Part of a song where the bass player plays, well, a solo. Unlike with other solos, this usually requires that the rest of the band shut up completely so you can actually hear the bass solo. This goes double for jazz or classical rock 'n' roll bands with a double bass or doghouse.
Your typical bass solo consist of figurations around notes, as the bass can't play chords (normally; see below). Enhanced expression is possible with slapping (electric or double bass) and tapping (electric bass only). On a double bass, a good bass player playing fast and hot slaps can make his own groove, as the percussive sound of strings on wood interacts with the bass line. mkb tells me they've seen bowing in bass solos, too.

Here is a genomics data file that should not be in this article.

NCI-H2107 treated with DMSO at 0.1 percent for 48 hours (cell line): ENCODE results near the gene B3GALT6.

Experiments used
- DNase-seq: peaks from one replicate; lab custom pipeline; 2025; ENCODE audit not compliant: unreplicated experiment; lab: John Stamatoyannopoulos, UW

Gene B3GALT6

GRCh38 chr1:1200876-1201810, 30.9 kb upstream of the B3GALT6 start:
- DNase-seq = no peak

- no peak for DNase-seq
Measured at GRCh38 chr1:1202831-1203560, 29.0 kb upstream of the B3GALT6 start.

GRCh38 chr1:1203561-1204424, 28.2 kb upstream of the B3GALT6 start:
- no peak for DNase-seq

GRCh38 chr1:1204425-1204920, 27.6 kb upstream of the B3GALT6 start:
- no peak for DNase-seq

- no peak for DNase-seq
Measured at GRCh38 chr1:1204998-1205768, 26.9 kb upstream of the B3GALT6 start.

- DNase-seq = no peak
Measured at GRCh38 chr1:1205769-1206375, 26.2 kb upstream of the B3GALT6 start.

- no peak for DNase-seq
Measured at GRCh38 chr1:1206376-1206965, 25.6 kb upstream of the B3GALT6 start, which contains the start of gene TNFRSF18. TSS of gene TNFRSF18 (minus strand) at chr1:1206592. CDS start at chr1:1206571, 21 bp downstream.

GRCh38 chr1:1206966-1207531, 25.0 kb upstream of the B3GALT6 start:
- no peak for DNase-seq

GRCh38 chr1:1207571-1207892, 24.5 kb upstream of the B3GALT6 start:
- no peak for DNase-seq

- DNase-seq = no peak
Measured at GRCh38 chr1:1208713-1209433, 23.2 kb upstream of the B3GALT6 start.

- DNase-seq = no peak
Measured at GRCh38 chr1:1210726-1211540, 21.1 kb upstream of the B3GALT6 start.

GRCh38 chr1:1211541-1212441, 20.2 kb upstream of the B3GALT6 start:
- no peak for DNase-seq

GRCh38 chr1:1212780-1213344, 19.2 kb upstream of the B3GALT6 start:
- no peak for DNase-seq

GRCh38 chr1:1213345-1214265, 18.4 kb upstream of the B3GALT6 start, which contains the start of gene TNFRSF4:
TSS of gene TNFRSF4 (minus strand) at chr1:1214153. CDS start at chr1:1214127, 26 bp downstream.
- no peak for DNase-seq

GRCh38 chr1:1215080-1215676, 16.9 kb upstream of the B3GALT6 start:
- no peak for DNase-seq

For nice bass solos, look out on Deep Purple records. There aren't many, but they're good. Metallica has great solo bass work, too. Oh, and of course (thanks, Just Tom) don't forget Flea, bassist extraordinaire from Red Hot Chili Peppers. I've heard someone call him "Hendrix on bass", and while that may be exaggerated, it is true that he does play chords. There's also Les Claypool of Primus who plays a fretless six-string bass, also going beyond the limits of traditional bass playing. (tip o' the hat to myrigth)
Now for the obligatory joke:
A missionary comes into a stereotypical aboriginal village. The sound of drums is in the air. Ceaselessly. Even at night, there is always someone drumming. After one week of continuous drumming, our missionary asks the tribe's chief: "Why do your people keep drumming all day and all night?"
The chief answers: "Many, many years ago, the Great Spirit descended upon our village and told our ancestors that, should we ever stop drumming, the bass solo will set in."